As remembered by the SNCC Legacy Project
May 21, 2016

"Peacock" as we most often called him in Movement days, could have been a doctor, was in fact on his way to med school, but the movement came knocking at his door in Tallahatchie County, challenged him and his plans changed. He once said of the movement that reshaped him and Mississippi in so many important ways: "It caused me to act. And I learned that this is not just about myself. How do I get other people involved to help my dream come true, and translate it to them to show that — in their own language this is what they're talking about too? Not to bring something, but to find something."

We who are engaged in the SNCC Legacy Project are part of Wazir's legacy. And that legacy, Wazir would say, demands that we continue to act; and to find ways to act with others.

Mississippi was changed because men and women like Peacock acted. We emphasize this in this brief statement because as much as we miss his presence and recognize the impact of his work, we are neither gathered here nor thinking about Wazir from a distance, to mourn him. He would not want that. We need to remind ourselves with Wazir on our minds, perhaps thinking of one of the many songs he loved to sing, that struggle continues.

The SNCC Legacy Project

 

As remembered by Euvester Simpson
(sent to Willie, February 2016)
May 26, 2016

My dear friend, I just got the news that you are not well. Words cannot express my sadness. I have such fond memories of you and I cherish the time we spent together during this phase of our journey through this Universe. I will never forget how you and James took me under your care and how you protected me and looked out for me during the early days of the Movement and beyond.

I still remember the time I was recovering from surgery in 1990 and I was in a great deal of pain. I called out to Spirit and to my Angels and told them that I needed your healing hands. Within minutes, my doorbell rang and I hobbled to the door and there you stood. You were visiting from California. I told you that I had just prayed for your healing hands. You gave me a massage and the pain left my body and did not return throughout my recovery from that surgery.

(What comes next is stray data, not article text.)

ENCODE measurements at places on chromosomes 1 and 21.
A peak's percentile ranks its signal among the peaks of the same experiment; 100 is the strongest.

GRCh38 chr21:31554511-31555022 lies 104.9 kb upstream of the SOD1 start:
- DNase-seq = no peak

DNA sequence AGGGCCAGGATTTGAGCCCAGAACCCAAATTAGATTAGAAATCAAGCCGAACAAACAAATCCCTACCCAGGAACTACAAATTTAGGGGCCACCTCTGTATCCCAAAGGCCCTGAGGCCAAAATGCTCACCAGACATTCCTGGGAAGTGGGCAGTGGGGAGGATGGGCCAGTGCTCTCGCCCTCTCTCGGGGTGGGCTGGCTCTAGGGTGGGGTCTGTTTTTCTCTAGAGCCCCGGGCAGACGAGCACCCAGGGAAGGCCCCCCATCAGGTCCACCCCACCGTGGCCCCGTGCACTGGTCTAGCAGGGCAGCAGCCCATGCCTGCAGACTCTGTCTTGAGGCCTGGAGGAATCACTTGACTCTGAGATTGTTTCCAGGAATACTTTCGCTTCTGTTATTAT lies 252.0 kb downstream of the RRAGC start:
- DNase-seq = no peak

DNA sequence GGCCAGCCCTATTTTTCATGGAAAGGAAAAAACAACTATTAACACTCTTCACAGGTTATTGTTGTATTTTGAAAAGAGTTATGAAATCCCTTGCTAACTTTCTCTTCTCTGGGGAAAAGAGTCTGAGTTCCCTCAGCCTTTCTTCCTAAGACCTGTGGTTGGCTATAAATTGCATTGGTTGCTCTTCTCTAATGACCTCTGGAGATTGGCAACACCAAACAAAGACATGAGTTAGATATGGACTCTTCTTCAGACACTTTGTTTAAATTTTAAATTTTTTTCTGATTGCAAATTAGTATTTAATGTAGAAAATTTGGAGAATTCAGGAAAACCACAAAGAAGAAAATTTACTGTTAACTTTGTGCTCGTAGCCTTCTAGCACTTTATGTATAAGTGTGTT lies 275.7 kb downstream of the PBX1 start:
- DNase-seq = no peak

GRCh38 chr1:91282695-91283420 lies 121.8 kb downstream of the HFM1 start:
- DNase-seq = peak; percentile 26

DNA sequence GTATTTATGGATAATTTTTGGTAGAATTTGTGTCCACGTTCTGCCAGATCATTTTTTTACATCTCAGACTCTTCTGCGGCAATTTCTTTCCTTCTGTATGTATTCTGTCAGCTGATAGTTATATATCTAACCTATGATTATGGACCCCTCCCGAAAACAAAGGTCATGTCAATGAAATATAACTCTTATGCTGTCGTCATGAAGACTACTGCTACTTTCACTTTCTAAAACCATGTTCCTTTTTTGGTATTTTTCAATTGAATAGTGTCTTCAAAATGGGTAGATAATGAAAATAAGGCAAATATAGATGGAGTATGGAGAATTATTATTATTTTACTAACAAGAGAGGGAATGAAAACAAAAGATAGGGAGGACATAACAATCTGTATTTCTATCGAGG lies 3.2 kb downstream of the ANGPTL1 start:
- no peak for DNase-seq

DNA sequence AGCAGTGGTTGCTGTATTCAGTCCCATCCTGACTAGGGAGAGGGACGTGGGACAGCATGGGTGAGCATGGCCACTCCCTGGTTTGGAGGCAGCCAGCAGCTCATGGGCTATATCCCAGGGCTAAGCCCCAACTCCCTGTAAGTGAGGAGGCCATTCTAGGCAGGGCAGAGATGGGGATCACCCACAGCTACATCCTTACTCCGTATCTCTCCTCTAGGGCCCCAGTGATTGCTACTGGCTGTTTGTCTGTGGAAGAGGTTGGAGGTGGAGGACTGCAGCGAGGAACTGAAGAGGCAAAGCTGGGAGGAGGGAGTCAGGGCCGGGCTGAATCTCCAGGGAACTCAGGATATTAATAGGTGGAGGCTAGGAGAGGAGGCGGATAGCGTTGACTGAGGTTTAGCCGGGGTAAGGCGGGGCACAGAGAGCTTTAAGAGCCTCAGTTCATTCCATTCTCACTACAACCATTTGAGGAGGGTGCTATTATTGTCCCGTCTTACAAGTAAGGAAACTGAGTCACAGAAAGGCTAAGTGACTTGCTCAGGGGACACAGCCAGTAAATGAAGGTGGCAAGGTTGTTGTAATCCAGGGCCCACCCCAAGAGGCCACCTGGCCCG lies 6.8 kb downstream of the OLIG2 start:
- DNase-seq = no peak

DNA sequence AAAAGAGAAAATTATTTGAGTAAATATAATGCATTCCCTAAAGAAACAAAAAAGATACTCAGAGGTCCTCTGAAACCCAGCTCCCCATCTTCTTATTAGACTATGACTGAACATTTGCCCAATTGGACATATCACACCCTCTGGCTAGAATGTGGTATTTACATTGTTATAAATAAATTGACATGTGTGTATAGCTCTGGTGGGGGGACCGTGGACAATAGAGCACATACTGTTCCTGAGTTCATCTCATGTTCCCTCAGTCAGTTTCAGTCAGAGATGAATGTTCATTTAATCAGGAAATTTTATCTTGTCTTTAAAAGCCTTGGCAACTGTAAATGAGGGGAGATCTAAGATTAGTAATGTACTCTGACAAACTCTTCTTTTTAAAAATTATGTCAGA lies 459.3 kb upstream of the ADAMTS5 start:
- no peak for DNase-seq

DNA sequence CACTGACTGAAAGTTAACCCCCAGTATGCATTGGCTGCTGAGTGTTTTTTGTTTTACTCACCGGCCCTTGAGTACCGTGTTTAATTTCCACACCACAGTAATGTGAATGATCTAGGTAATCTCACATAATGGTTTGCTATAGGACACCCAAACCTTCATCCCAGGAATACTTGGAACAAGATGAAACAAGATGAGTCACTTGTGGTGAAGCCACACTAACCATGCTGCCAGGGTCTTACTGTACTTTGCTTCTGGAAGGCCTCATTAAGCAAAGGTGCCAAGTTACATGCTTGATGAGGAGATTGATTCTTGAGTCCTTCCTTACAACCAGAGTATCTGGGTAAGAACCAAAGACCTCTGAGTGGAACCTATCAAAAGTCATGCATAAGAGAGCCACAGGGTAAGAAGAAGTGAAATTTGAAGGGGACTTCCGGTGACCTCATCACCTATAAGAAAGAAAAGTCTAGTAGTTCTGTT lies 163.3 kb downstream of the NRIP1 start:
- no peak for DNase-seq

Please know I love and respect you always. You are in thoughts and prayers.

Peace and Love,

 

As remembered by Bernice Johnson Reagon
May 26, 2016

What a great impact Wazir made in so many lives in his living witness in the Movement struggles that ended racial segregation as a legal system in this country. He was a great song leader and I still hear his voice...

I will not be able to be with those of you who gather, I just want to share how important it was for me as a SNCC activist from the Albany, Southwest Georgia Movement to meet and sing and share with the great singing courageous organizers of Mississippi, Willie "Wazir" Peacock, Sam Black, Hollis Watkins were organizers who brought sonic power as they moved thru the changes we worked to create across the south.

They keeping falling all around me
The strongest leaves of my tree
Every paper brings the news that
The sisters and brothers of my sounds
Are moving on
But you're not going to leave me...
It is your path I walk
It is your song I sing
It is your load I take on
It is your book I read
It the record you set that makes me go on
It your strength that helps me stand
You're not really going to leave me
I will try to sing my song right
Be sure to let me hear — 
from you....

 

Deep Black 'Sippi Willie, by Bob Moses
May 30, 2016